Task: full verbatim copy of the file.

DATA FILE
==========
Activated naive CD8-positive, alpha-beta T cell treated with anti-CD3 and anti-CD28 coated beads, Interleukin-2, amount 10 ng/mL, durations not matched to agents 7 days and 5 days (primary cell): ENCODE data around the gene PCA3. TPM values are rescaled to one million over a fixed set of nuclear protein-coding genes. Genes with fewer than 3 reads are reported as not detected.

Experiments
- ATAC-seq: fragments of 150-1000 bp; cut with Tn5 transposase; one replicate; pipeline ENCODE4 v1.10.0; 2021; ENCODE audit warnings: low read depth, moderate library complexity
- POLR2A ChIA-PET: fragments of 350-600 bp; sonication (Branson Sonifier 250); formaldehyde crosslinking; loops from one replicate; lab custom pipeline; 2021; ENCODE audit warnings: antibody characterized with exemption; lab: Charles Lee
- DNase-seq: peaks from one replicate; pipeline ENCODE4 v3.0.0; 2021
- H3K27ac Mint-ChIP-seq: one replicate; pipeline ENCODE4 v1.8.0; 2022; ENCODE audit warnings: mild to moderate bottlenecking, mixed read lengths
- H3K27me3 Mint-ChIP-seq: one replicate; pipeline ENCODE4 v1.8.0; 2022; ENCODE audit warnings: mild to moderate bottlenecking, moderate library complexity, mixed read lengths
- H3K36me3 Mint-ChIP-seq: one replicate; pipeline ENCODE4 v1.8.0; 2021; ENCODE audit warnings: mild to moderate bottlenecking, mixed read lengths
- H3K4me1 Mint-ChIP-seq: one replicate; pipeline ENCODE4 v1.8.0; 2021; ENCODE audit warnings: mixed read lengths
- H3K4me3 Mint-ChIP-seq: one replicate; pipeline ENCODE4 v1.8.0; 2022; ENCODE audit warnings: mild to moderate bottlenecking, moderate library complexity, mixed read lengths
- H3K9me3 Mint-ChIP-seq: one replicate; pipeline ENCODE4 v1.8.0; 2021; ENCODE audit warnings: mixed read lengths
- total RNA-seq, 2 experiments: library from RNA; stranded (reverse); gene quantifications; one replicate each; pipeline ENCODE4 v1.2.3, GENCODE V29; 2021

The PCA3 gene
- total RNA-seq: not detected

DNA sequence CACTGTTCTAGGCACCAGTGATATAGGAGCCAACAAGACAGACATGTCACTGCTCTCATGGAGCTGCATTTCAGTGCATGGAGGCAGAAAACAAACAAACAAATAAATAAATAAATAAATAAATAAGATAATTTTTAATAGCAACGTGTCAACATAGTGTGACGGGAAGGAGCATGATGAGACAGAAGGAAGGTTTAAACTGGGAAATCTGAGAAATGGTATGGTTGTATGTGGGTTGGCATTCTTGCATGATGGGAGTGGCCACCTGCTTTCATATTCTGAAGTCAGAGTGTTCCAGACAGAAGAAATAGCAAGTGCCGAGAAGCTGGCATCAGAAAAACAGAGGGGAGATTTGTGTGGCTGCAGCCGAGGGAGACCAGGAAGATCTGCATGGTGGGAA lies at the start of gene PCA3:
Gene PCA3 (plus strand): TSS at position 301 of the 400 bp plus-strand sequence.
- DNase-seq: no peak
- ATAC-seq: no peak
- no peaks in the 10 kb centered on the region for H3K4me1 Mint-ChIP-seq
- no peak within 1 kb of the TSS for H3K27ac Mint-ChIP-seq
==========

Activated naive CD8-positive, alpha-beta T cell treated with anti-CD3 and anti-CD28 coated beads, Interleukin-2, amount 10 ng/mL, durations not matched to agents 7 days and 5 days (primary cell): ENCODE data around the gene PCA3. TPM values are rescaled to one million over a fixed set of nuclear protein-coding genes. Genes with fewer than 3 reads are reported as not detected.

Experiments
- ATAC-seq: fragments of 150-1000 bp; cut with Tn5 transposase; one replicate; pipeline ENCODE4 v1.10.0; 2021; ENCODE audit warnings: low read depth, moderate library complexity
- POLR2A ChIA-PET: fragments of 350-600 bp; sonication (Branson Sonifier 250); formaldehyde crosslinking; loops from one replicate; lab custom pipeline; 2021; ENCODE audit warnings: antibody characterized with exemption; lab: Charles Lee
- DNase-seq: peaks from one replicate; pipeline ENCODE4 v3.0.0; 2021
- H3K27ac Mint-ChIP-seq: one replicate; pipeline ENCODE4 v1.8.0; 2022; ENCODE audit warnings: mild to moderate bottlenecking, mixed read lengths
- H3K27me3 Mint-ChIP-seq: one replicate; pipeline ENCODE4 v1.8.0; 2022; ENCODE audit warnings: mild to moderate bottlenecking, moderate library complexity, mixed read lengths
- H3K36me3 Mint-ChIP-seq: one replicate; pipeline ENCODE4 v1.8.0; 2021; ENCODE audit warnings: mild to moderate bottlenecking, mixed read lengths
- H3K4me1 Mint-ChIP-seq: one replicate; pipeline ENCODE4 v1.8.0; 2021; ENCODE audit warnings: mixed read lengths
- H3K4me3 Mint-ChIP-seq: one replicate; pipeline ENCODE4 v1.8.0; 2022; ENCODE audit warnings: mild to moderate bottlenecking, moderate library complexity, mixed read lengths
- H3K9me3 Mint-ChIP-seq: one replicate; pipeline ENCODE4 v1.8.0; 2021; ENCODE audit warnings: mixed read lengths
- total RNA-seq, 2 experiments: library from RNA; stranded (reverse); gene quantifications; one replicate each; pipeline ENCODE4 v1.2.3, GENCODE V29; 2021

The PCA3 gene
- total RNA-seq: not detected

DNA sequence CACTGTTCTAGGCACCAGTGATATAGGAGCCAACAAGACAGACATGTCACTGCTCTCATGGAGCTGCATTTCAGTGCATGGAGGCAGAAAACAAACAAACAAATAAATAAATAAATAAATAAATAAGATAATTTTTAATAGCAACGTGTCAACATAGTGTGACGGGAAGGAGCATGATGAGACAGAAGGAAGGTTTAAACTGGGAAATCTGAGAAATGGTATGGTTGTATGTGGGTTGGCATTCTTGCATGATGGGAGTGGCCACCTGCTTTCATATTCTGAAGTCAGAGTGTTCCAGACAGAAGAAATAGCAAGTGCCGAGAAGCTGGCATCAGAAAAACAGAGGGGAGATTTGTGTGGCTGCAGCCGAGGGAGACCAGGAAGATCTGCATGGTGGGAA lies at the start of gene PCA3:
Gene PCA3 (plus strand): TSS at position 301 of the 400 bp plus-strand sequence.
- DNase-seq: no peak
- ATAC-seq: no peak
- no peaks in the 10 kb centered on the region for H3K4me1 Mint-ChIP-seq
- no peak within 1 kb of the TSS for H3K27ac Mint-ChIP-seq